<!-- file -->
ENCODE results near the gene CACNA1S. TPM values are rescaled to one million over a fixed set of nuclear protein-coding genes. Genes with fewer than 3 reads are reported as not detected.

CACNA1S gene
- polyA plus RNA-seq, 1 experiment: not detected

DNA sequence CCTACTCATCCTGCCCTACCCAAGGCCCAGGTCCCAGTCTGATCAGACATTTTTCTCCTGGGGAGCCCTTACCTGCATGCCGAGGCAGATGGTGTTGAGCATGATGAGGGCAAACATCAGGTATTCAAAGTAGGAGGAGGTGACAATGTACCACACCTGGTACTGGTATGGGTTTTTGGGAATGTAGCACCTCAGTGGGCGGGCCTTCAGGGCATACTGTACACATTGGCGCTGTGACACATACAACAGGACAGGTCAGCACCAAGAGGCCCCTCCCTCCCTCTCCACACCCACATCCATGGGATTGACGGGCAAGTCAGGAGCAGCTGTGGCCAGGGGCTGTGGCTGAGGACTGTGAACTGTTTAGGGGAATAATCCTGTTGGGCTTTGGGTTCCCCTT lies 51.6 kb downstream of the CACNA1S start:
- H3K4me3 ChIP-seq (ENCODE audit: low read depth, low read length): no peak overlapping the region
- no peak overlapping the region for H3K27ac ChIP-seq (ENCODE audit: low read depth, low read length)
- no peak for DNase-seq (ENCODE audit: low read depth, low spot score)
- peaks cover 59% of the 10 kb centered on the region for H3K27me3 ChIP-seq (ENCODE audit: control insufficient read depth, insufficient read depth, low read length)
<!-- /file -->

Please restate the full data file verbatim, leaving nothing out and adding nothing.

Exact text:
ENCODE results near the gene CACNA1S. TPM values are rescaled to one million over a fixed set of nuclear protein-coding genes. Genes with fewer than 3 reads are reported as not detected.

CACNA1S gene
- polyA plus RNA-seq, 1 experiment: not detected

DNA sequence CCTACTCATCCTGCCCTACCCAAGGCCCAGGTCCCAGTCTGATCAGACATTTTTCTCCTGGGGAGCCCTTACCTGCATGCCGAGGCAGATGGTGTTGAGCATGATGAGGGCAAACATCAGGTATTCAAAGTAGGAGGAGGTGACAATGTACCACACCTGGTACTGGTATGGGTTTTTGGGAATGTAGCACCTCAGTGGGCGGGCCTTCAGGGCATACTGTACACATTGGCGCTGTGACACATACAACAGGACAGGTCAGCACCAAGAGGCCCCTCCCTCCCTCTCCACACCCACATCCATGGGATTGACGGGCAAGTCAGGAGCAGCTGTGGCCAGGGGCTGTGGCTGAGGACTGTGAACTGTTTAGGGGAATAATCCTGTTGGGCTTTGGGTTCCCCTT lies 51.6 kb downstream of the CACNA1S start:
- H3K4me3 ChIP-seq (ENCODE audit: low read depth, low read length): no peak overlapping the region
- no peak overlapping the region for H3K27ac ChIP-seq (ENCODE audit: low read depth, low read length)
- no peak for DNase-seq (ENCODE audit: low read depth, low spot score)
- peaks cover 59% of the 10 kb centered on the region for H3K27me3 ChIP-seq (ENCODE audit: control insufficient read depth, insufficient read depth, low read length)